The end of the line is nigh for the current BMW X3, the car-based soft-roader that really has been a crossover hit for the Bavarians.
My understanding is that the Magna Steyr plant in Graz, Austria, will stop building the first-generation X3 (the E83 in BMW internal speak) next month. By then, BMW will have sold 600,000 X3s worldwide. A stunning success.
The second-generation 2012 X3 (code-named F25) is set to be built at BMW's plant in Spartanburg, S.C. The production line is, apparently, ramping up as I write this. Look for a January 2011, introduction - and also look for the ZF-built, eight-speed automatic transmission now in the X5. But I am getting ahead of the story here.
The point is, we are in the last months of the first-generation X3. At this point in the lifetime of a vehicle, manufacturers play around with content and pricing to keep demand alive and dealers happy until an all-new model arrives. That explains in a nutshell the X3 xDrive28i ($39,900).
This Bimmer is a present to Canadians and BMW Canada's dealers who for years have been pounding the table for a sub-$40,000 X3. The Americans only get the X3 xDrive30i ($45,900) with all its fancy gear, but we not only have that X3, but also the 28i with its 215-horsepower inline-six-cylinder, "leatherette" interior - with no true leather option - and manual seats.
The $6,000 discount - not including the $1,000 factory-to-dealer incentive in play right now, from X3 "A" to X3 "B" - buys you less performance and the numbers tell the tale: BMW says the 28i does 0-100 km/h in 8.9 seconds, which is about 1.5 seconds off the 260-hp 30i. But here's an oddity: the less powerful 28i manages exactly the same fuel economy as the lustier 30i (12.2 litres/100 km city, 8.3 highway), and both use premium fuel.
With all the engineering wizardry available in Munich, you'd think these people could do better. Perhaps the day dialling in fuel economy was on the agenda, the sun came out and all the best engineers went down to Munich's English Garden. It's a huge park along the river where locals go to sip cold beverages and listen to oom-pah-pah bands.
But I digress. Fuel economy and engine performance aside, this cheapest X3 drives as well as the pricier one. It's a sporty performer, though let's not forget the chassis engineering here was done about a decade ago.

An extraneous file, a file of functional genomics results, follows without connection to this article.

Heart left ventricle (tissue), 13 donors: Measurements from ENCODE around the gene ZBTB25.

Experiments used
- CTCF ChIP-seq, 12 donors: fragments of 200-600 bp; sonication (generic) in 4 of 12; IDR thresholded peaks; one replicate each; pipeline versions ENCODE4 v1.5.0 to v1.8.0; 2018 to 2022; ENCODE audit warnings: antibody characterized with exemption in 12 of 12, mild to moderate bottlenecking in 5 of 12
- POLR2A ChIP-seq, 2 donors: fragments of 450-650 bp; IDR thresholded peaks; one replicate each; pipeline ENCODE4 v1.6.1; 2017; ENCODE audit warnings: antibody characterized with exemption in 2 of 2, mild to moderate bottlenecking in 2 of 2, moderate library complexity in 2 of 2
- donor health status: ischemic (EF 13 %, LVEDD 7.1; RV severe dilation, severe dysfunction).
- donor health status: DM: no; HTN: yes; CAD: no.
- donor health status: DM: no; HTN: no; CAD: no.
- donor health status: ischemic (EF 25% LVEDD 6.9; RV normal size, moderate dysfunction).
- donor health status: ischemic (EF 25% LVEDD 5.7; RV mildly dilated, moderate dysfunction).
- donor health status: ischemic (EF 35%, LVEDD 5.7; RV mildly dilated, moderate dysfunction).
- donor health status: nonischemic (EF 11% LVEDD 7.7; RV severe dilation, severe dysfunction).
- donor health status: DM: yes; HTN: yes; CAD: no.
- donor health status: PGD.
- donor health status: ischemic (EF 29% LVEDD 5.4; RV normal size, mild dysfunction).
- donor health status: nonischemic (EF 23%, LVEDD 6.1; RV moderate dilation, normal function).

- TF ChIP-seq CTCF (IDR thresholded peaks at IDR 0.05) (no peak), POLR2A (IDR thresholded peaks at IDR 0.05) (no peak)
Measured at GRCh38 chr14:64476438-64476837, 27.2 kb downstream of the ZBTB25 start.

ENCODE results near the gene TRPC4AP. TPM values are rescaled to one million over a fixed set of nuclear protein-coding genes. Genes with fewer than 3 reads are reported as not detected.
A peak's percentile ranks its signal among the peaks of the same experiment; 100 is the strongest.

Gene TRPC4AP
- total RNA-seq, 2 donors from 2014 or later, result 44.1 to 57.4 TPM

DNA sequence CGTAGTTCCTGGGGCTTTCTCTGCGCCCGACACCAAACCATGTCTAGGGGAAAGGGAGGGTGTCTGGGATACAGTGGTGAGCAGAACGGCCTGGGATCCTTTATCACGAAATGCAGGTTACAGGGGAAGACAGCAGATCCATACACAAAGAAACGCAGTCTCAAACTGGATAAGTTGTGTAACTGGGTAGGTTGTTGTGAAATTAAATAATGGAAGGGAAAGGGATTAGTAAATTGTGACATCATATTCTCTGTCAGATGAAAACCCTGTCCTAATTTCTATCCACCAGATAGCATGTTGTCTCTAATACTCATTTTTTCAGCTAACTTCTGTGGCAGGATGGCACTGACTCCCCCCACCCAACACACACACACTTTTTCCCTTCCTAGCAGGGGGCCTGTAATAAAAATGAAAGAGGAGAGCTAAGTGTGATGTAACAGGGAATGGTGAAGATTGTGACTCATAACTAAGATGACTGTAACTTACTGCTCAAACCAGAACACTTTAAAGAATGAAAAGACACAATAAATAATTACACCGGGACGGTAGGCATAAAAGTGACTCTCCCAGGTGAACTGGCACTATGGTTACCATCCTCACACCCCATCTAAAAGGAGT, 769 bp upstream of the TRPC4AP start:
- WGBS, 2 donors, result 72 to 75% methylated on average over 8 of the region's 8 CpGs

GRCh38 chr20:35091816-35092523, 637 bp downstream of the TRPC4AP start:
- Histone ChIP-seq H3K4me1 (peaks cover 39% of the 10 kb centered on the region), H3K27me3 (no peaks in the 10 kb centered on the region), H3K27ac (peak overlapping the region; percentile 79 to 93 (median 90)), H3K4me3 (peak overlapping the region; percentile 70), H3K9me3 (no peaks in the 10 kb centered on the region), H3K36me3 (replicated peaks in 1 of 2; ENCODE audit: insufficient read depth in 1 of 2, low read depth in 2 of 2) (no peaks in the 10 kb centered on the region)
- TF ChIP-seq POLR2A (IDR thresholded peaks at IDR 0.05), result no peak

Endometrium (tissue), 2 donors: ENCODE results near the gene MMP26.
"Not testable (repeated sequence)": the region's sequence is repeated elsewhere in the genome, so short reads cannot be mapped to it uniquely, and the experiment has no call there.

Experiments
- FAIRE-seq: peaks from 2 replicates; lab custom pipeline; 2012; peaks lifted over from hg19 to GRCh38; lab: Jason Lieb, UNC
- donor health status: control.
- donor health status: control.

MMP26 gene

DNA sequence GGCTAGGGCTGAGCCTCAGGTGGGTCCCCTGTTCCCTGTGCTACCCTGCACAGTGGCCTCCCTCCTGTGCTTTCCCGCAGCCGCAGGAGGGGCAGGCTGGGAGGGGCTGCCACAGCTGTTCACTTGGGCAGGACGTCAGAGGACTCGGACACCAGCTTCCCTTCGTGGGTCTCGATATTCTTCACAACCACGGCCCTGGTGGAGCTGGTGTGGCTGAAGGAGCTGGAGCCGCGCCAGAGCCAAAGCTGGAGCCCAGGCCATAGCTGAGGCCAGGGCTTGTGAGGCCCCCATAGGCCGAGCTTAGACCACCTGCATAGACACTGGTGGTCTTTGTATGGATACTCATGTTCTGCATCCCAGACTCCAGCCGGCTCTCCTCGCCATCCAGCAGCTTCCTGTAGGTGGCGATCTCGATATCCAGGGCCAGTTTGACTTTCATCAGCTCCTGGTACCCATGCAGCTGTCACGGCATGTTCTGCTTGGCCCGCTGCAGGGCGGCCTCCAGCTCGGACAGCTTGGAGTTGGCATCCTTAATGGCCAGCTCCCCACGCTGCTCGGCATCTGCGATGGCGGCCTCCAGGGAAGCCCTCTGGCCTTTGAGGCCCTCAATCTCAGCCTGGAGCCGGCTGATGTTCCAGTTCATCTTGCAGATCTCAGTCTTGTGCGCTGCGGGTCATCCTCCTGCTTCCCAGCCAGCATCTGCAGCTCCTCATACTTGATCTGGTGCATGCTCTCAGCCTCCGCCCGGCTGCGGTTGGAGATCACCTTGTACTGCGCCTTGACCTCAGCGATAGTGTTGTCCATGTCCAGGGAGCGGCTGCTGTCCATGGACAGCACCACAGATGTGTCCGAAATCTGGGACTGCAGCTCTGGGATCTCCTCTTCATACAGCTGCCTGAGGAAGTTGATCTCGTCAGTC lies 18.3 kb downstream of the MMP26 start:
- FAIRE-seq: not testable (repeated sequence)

The competition hasn't been sleeping all this time. The steering is quick, but the steering feels quicker in the Infiniti EX35 (297 hp, $41,250). The brakes are strong enough, but the pedal is softer than in the Acura RDX (240 hp, $39,990).
Ride quality, however, is almost perfect for this class. The suspension is firm but not stiff. Moving about in the city or on the highway is a strong point. Credit perhaps might go to the 28i's smaller wheels and slightly less aggressive rubber (P235/55HR17 versus the 30i's P235/50HR18). Perhaps that helps explain the comfy road manners.
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Of course, BMW's xDrive AWD system is standard. It's a solid bit of engineering, too - xDrive moves engine power around to accommodate the driving conditions. The result is a surefooted rig with tight driving responses. Really, the X3 will hold a corner at surprising speeds.
So the dynamics are up to BMW standards, as is the build quality. The paint, the finishing and the way the controls operate are all solid, in a no-nonsense BMW kind of way. Also take note that you can have this X3 in any colour you like, as long as it's black or white. Space Grey Metallic paint will cost you $800.
Options include a $1,100 Executive Package that includes a heated steering wheel and a panoramic moon roof. A Bluetooth wireless setup is another $800 and BMW lists a $400 administrative feel for special colour, interior or equipment orders.
But buyers cannot upgrade to real leather upholstery and power-operated seats aren't available. The air conditioning is purely manual, too. One redeeming feature is the sand beige interior with soft aluminum trim. BMW is notorious for its standard black cockpit, so this flash of colour is hugely welcome.
As is space. The X3 has a fairly roomy back seat and the cargo hold behind it is quite large for the class. The rear seats fold flat, which, of course, means, you can do a Costco run - not that BMW owners admit to such indignities. My big warning: the X3 is pretty narrow, so rear passengers sitting three abreast will feel pinched like sardines in a can.
The point of this X3 is to give buyers who crave the BMW propeller logo an affordable option. At this, this version of the X3 succeeds. But the lack of some basic features sold in Toyota Corollas - power seats, for instance - works against the 28i's appeal. At least the driving is all BMW.
If this X3 demands too many compromises, you always have the option of moving up or waiting until the 2012 model arrives.
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2010 BMW X3 xDrive28i
Type: Compact crossover
Base Price: $39,900; as tested, $40,700 (including freight)
Engine: 3.0-litre, six-cylinder, DOHC
Horsepower/torque: 215 hp/185 lb-ft
Transmission: Six-speed automatic
Fuel economy (litres/100 km): 12.2 city/8.3 highway; premium gas
Alternatives: Acura RDX, Lexus RX350, Infiniti EX35, Cadillac SRX, Land Rover LR2, Lincoln MKX, Mercedes-Benz GLK, Volvo XC60